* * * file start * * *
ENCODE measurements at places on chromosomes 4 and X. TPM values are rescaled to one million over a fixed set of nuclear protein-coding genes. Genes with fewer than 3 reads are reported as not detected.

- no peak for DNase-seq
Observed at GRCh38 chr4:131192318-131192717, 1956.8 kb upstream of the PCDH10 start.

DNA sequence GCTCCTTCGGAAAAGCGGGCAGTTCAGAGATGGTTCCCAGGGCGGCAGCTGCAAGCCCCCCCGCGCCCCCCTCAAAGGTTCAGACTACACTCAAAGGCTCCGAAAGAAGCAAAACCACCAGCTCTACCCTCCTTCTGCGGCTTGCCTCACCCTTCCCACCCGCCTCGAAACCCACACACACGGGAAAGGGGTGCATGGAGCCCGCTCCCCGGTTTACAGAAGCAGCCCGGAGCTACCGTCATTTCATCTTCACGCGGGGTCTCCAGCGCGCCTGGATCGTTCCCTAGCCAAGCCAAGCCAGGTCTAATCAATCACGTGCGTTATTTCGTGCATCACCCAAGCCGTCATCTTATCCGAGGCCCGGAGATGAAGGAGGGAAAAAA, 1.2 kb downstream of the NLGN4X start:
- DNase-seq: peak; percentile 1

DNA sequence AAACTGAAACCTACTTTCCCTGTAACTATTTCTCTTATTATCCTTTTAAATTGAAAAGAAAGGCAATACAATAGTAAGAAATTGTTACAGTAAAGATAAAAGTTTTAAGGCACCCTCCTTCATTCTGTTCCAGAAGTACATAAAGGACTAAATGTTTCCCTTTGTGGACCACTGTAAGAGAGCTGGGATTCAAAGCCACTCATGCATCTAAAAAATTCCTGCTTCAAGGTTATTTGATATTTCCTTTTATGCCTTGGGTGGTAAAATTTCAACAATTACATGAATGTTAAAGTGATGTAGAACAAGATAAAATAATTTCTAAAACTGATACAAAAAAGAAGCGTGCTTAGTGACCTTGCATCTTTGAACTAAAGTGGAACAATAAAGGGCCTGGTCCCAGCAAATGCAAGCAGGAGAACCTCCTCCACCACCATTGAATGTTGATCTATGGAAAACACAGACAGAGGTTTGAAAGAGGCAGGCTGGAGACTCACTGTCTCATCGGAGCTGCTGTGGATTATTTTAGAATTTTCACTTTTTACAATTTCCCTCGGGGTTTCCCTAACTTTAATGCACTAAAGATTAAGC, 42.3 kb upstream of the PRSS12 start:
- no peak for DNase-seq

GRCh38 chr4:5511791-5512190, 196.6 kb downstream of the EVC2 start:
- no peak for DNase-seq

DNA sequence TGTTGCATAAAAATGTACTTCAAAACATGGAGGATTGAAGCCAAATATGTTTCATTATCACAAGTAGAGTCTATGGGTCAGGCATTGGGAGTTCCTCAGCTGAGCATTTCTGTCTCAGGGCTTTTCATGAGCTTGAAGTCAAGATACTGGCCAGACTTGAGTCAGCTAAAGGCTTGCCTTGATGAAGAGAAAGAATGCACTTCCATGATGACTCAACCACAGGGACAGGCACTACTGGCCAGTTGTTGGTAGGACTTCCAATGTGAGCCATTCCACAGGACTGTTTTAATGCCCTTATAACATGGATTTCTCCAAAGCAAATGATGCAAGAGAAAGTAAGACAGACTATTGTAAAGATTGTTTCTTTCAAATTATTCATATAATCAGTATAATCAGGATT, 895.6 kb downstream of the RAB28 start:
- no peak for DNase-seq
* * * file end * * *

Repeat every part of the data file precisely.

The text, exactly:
ENCODE measurements at places on chromosomes 4 and X. TPM values are rescaled to one million over a fixed set of nuclear protein-coding genes. Genes with fewer than 3 reads are reported as not detected.

- no peak for DNase-seq
Observed at GRCh38 chr4:131192318-131192717, 1956.8 kb upstream of the PCDH10 start.

DNA sequence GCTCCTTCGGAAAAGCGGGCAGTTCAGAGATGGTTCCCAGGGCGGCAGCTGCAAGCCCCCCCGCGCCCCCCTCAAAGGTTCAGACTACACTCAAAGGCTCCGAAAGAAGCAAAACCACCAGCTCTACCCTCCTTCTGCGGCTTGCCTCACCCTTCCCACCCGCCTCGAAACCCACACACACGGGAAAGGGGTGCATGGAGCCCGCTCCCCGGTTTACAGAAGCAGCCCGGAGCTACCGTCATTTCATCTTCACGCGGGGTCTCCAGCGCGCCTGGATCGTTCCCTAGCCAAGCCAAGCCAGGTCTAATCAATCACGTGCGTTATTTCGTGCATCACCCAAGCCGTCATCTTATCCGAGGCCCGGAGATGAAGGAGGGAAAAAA, 1.2 kb downstream of the NLGN4X start:
- DNase-seq: peak; percentile 1

DNA sequence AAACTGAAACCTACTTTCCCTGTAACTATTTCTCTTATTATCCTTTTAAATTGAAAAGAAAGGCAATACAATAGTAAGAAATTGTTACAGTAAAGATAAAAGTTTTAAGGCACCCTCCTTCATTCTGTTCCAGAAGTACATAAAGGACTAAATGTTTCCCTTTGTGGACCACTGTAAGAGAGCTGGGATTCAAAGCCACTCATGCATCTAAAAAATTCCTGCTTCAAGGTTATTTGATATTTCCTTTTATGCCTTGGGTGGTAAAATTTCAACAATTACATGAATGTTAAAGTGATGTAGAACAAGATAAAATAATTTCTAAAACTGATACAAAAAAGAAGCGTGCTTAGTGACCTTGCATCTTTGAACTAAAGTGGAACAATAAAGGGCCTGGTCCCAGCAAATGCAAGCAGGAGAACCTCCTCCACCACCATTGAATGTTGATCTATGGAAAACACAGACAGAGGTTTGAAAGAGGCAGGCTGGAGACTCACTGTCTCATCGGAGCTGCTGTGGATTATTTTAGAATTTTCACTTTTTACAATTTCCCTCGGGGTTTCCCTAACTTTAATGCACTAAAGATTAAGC, 42.3 kb upstream of the PRSS12 start:
- no peak for DNase-seq

GRCh38 chr4:5511791-5512190, 196.6 kb downstream of the EVC2 start:
- no peak for DNase-seq

DNA sequence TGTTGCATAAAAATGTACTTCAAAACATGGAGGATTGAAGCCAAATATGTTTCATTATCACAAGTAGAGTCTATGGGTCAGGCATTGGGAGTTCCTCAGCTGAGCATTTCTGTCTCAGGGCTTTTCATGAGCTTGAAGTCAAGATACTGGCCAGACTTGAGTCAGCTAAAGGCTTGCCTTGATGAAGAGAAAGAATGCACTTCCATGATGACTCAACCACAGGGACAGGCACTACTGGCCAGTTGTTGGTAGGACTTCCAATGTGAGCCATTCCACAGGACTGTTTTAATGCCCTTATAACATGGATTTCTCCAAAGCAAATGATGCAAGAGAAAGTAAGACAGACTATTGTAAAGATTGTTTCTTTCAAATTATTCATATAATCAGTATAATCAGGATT, 895.6 kb downstream of the RAB28 start:
- no peak for DNase-seq